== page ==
Rust Consulting, Inc.

B-406410: May 18, 2012

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Rust Consulting, Inc., of Washington, D.C., protests the Department of Justice’s (DOJ) award of contracts to Gilardi & Co., LLC, of San Rafael, California, BMC Group Class Action Services, of Chanhassen, Minnesota, and Garden City Group, Inc., of Lake Success, New York, under request for proposals (RFP) No. DJJE-11-RFP-0721, for federal forfeiture claims administration. Rust primarily asserts that the agency failed to reasonably evaluate the price realism of the awardees’ proposals.

We deny the protest.

DOCUMENT FOR PUBLIC RELEASE
The decision issued on the date below was subject to a GAO Protective Order. This redacted version has been approved for public release.

Decision

Matter of: Rust Consulting, Inc.

File: B-406410

Date: May 18, 2012

Paul Hurst, Esq., Martin D. Schneiderman, Esq., Michael J. Navarre, Esq., and Kendall R. Enyard, Esq., Steptoe & Johnson LLP, for the protester.
Thomas O. Mason, Esq., Francis E. Purcell, Esq., and Christopher J. Kimball, Esq., Cooley, LLP, for BMC Group Class Action Services; Merle M. DeLancey, Esq., Charlotte Rothenberg Rosen, Esq., and Shamir Patel, Esq., Dickstein Shapiro LLP, for Garden City Group, Inc.; and Charles Tiefer, Esq., Cuneo Gilbert & Laduca, LLP, for Gilardi & Co., LLC, the intervenors.
John R. Caterini, Esq., and John E. Thompson, Esq., Department of Justice, for the agency.
Mary G. Curcio, Esq., and David A. Ashen, Esq., Office of the General Counsel, GAO, participated in the preparation of the decision.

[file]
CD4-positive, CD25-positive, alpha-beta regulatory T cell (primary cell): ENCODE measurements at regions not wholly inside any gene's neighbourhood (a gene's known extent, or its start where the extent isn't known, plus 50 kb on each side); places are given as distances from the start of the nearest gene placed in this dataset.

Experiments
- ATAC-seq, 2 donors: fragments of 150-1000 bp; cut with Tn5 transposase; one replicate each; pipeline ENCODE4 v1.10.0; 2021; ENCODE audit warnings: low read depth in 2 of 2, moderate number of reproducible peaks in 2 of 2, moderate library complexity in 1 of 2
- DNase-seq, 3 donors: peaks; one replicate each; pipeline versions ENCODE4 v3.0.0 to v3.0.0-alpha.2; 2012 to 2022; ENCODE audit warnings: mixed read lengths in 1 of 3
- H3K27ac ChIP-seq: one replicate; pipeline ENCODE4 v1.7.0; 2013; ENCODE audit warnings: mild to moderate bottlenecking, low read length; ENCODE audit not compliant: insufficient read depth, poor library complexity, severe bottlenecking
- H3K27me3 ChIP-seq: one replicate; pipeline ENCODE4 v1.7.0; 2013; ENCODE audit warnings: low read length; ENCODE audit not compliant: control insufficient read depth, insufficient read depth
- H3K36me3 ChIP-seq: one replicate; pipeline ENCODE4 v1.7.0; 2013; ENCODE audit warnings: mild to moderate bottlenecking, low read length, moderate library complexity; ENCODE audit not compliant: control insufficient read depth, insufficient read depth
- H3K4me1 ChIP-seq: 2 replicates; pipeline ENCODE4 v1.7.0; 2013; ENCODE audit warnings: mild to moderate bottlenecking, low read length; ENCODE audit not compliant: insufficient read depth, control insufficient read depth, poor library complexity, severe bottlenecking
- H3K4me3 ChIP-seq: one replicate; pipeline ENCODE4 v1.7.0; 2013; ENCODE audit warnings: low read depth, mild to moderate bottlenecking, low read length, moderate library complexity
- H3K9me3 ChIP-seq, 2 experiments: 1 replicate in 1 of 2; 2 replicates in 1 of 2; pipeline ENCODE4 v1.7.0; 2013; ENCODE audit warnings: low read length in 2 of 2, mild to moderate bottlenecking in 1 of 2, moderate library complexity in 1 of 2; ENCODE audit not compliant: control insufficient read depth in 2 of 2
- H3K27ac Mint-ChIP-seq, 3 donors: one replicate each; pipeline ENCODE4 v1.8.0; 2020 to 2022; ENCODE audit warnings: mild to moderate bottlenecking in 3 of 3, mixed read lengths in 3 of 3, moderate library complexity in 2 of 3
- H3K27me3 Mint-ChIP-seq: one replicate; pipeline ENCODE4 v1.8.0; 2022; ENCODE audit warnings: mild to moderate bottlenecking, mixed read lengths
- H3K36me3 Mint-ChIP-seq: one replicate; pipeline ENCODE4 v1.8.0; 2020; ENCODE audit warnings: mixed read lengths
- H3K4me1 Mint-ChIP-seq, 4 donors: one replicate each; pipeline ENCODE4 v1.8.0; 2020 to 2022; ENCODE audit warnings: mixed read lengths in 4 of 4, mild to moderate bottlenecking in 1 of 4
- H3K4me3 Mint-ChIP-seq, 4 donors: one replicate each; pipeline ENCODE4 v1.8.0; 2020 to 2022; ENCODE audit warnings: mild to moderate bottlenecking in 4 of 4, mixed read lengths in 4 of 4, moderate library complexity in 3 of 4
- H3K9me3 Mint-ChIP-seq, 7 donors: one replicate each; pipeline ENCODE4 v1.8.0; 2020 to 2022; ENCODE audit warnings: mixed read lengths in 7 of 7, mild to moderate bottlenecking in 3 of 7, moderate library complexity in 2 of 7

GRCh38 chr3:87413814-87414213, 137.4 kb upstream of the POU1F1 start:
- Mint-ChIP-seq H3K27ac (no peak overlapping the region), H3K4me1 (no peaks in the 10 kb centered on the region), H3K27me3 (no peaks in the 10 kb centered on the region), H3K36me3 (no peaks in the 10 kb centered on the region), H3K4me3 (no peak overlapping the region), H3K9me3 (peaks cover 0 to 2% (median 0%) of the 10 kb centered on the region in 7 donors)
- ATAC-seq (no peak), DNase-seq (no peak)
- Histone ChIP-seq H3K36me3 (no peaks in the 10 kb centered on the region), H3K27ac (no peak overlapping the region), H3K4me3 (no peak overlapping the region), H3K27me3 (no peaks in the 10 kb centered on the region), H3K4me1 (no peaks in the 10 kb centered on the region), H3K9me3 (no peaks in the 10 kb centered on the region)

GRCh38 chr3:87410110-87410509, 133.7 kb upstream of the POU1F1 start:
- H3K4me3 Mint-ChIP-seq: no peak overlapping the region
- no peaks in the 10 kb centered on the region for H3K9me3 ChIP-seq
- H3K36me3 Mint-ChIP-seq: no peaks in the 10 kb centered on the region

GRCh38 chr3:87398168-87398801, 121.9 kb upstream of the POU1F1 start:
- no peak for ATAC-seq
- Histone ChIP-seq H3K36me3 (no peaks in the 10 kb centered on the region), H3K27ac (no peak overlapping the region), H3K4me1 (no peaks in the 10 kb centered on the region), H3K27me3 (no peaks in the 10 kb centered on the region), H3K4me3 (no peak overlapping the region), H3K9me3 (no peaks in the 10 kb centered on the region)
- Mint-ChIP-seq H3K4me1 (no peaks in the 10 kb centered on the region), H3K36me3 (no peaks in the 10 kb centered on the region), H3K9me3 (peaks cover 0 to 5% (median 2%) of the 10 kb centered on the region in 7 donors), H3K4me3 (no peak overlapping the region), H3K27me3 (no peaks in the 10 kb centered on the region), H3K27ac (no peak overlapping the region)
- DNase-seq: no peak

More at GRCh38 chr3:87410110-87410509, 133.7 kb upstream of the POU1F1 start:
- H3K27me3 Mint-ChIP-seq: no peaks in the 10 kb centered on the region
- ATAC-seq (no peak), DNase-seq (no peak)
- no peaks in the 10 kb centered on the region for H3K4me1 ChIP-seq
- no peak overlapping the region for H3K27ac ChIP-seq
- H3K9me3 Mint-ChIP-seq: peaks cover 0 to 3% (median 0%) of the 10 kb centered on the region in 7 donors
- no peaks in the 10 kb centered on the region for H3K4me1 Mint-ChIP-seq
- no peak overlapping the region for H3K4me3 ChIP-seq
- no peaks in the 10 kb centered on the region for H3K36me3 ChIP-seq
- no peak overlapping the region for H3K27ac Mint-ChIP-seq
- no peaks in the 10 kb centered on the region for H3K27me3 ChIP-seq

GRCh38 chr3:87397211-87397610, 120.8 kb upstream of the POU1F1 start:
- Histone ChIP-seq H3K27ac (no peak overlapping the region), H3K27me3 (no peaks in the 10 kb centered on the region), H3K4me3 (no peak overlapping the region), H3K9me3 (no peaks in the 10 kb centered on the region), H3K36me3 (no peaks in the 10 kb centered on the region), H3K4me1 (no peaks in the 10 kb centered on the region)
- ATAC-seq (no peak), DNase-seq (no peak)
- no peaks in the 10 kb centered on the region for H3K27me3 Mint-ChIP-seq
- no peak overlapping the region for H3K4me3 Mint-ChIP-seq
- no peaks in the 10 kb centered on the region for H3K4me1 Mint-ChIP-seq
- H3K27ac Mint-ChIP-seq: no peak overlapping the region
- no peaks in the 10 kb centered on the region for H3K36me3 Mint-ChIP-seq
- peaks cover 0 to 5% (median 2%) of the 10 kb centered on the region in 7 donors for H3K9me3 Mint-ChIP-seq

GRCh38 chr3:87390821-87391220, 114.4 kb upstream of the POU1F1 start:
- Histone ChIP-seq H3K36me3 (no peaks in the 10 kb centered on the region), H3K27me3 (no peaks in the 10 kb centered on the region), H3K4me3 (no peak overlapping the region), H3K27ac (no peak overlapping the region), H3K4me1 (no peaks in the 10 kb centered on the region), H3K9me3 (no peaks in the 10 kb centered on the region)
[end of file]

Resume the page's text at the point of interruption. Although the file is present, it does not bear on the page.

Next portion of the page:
DIGEST

Protest against price realism evaluation of awardees’ proposals is denied where the agency determined that the awardees’ lower proposed labor hours reflected their technical approaches and were not so low as to present a performance risk, and where the protester has not shown the existence of prejudicial error in the evaluation.

DECISION

Rust Consulting, Inc., of Washington, D.C., protests the Department of Justice’s (DOJ) award of contracts to Gilardi & Co., LLC, of San Rafael, California, BMC Group Class Action Services, of Chanhassen, Minnesota, and Garden City Group, Inc., of Lake Success, New York, under request for proposals (RFP) No. DJJE-11-RFP-0721, for federal forfeiture claims administration. Rust primarily asserts that the agency failed to reasonably evaluate the price realism of the awardees’ proposals.

We deny the protest.

BACKGROUND

When the U.S. obtains judicial forfeiture of assets under specific statutes, the Attorney General has the authority to distribute certain funds to victims of crime and other claimants. RFP § C.1. The solicitation provided for the award of between three and five indefinite-delivery/indefinite-quantity contracts to provide claims administrative support to the Department of Justice’s Criminal Division Federal Forfeiture Program in distributing forfeited funds. In this regard, the contractor will be required to identify and contact potential claimants and victims; inform them of the opportunity to file a claim; receive and evaluate the claims; make recommendations regarding the claim’s validity; and, in certain cases, make final disbursement. RFP § C.3. Award was to be made on a best value basis considering two equally-weighted evaluation factors: technical merit (with subfactors for corporate experience and capability, technical approach, management approach, and past performance), and price. RFP §§ M.1.2, M.2.